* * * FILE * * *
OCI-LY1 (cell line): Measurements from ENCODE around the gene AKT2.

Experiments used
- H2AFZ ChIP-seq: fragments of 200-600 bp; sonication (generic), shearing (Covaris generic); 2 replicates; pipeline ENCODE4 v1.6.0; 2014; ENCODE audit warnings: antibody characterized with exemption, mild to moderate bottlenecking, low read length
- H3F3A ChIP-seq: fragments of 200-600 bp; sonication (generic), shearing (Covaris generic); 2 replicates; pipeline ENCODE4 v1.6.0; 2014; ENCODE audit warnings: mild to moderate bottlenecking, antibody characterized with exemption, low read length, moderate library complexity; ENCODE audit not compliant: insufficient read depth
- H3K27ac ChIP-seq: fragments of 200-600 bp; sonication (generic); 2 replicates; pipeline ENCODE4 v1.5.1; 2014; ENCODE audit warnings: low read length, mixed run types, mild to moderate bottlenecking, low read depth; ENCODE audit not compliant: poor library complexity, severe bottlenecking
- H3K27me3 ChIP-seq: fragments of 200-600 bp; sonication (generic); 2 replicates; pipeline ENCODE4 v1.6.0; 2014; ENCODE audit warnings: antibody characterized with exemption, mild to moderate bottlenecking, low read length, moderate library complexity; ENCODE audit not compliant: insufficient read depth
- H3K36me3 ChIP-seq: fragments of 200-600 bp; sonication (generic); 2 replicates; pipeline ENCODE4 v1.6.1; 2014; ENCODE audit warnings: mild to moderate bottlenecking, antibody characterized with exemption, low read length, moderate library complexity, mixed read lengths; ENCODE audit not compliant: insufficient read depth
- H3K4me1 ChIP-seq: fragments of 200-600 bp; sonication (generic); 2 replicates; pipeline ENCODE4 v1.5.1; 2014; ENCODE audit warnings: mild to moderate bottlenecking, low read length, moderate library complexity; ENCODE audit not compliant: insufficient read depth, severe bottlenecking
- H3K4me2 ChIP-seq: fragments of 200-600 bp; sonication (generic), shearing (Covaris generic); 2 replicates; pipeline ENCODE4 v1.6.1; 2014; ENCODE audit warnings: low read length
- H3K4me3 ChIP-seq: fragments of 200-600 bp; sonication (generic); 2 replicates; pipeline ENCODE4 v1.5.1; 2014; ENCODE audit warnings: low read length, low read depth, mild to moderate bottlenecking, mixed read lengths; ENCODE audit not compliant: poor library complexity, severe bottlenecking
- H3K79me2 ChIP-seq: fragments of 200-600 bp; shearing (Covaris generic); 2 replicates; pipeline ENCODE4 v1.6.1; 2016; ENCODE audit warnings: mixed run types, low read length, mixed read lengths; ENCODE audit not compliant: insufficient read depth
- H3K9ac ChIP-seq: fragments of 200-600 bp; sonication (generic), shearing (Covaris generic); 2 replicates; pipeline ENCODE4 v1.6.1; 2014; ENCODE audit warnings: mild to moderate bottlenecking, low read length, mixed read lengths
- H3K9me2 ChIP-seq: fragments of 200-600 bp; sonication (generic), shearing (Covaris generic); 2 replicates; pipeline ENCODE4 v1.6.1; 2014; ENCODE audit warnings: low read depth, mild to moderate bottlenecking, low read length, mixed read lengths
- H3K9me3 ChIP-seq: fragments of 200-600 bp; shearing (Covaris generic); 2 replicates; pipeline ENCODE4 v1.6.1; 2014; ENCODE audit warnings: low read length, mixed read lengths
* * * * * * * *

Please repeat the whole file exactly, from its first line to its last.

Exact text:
OCI-LY1 (cell line): Measurements from ENCODE around the gene AKT2.

Experiments used
- H2AFZ ChIP-seq: fragments of 200-600 bp; sonication (generic), shearing (Covaris generic); 2 replicates; pipeline ENCODE4 v1.6.0; 2014; ENCODE audit warnings: antibody characterized with exemption, mild to moderate bottlenecking, low read length
- H3F3A ChIP-seq: fragments of 200-600 bp; sonication (generic), shearing (Covaris generic); 2 replicates; pipeline ENCODE4 v1.6.0; 2014; ENCODE audit warnings: mild to moderate bottlenecking, antibody characterized with exemption, low read length, moderate library complexity; ENCODE audit not compliant: insufficient read depth
- H3K27ac ChIP-seq: fragments of 200-600 bp; sonication (generic); 2 replicates; pipeline ENCODE4 v1.5.1; 2014; ENCODE audit warnings: low read length, mixed run types, mild to moderate bottlenecking, low read depth; ENCODE audit not compliant: poor library complexity, severe bottlenecking
- H3K27me3 ChIP-seq: fragments of 200-600 bp; sonication (generic); 2 replicates; pipeline ENCODE4 v1.6.0; 2014; ENCODE audit warnings: antibody characterized with exemption, mild to moderate bottlenecking, low read length, moderate library complexity; ENCODE audit not compliant: insufficient read depth
- H3K36me3 ChIP-seq: fragments of 200-600 bp; sonication (generic); 2 replicates; pipeline ENCODE4 v1.6.1; 2014; ENCODE audit warnings: mild to moderate bottlenecking, antibody characterized with exemption, low read length, moderate library complexity, mixed read lengths; ENCODE audit not compliant: insufficient read depth
- H3K4me1 ChIP-seq: fragments of 200-600 bp; sonication (generic); 2 replicates; pipeline ENCODE4 v1.5.1; 2014; ENCODE audit warnings: mild to moderate bottlenecking, low read length, moderate library complexity; ENCODE audit not compliant: insufficient read depth, severe bottlenecking
- H3K4me2 ChIP-seq: fragments of 200-600 bp; sonication (generic), shearing (Covaris generic); 2 replicates; pipeline ENCODE4 v1.6.1; 2014; ENCODE audit warnings: low read length
- H3K4me3 ChIP-seq: fragments of 200-600 bp; sonication (generic); 2 replicates; pipeline ENCODE4 v1.5.1; 2014; ENCODE audit warnings: low read length, low read depth, mild to moderate bottlenecking, mixed read lengths; ENCODE audit not compliant: poor library complexity, severe bottlenecking
- H3K79me2 ChIP-seq: fragments of 200-600 bp; shearing (Covaris generic); 2 replicates; pipeline ENCODE4 v1.6.1; 2016; ENCODE audit warnings: mixed run types, low read length, mixed read lengths; ENCODE audit not compliant: insufficient read depth
- H3K9ac ChIP-seq: fragments of 200-600 bp; sonication (generic), shearing (Covaris generic); 2 replicates; pipeline ENCODE4 v1.6.1; 2014; ENCODE audit warnings: mild to moderate bottlenecking, low read length, mixed read lengths
- H3K9me2 ChIP-seq: fragments of 200-600 bp; sonication (generic), shearing (Covaris generic); 2 replicates; pipeline ENCODE4 v1.6.1; 2014; ENCODE audit warnings: low read depth, mild to moderate bottlenecking, low read length, mixed read lengths
- H3K9me3 ChIP-seq: fragments of 200-600 bp; shearing (Covaris generic); 2 replicates; pipeline ENCODE4 v1.6.1; 2014; ENCODE audit warnings: low read length, mixed read lengths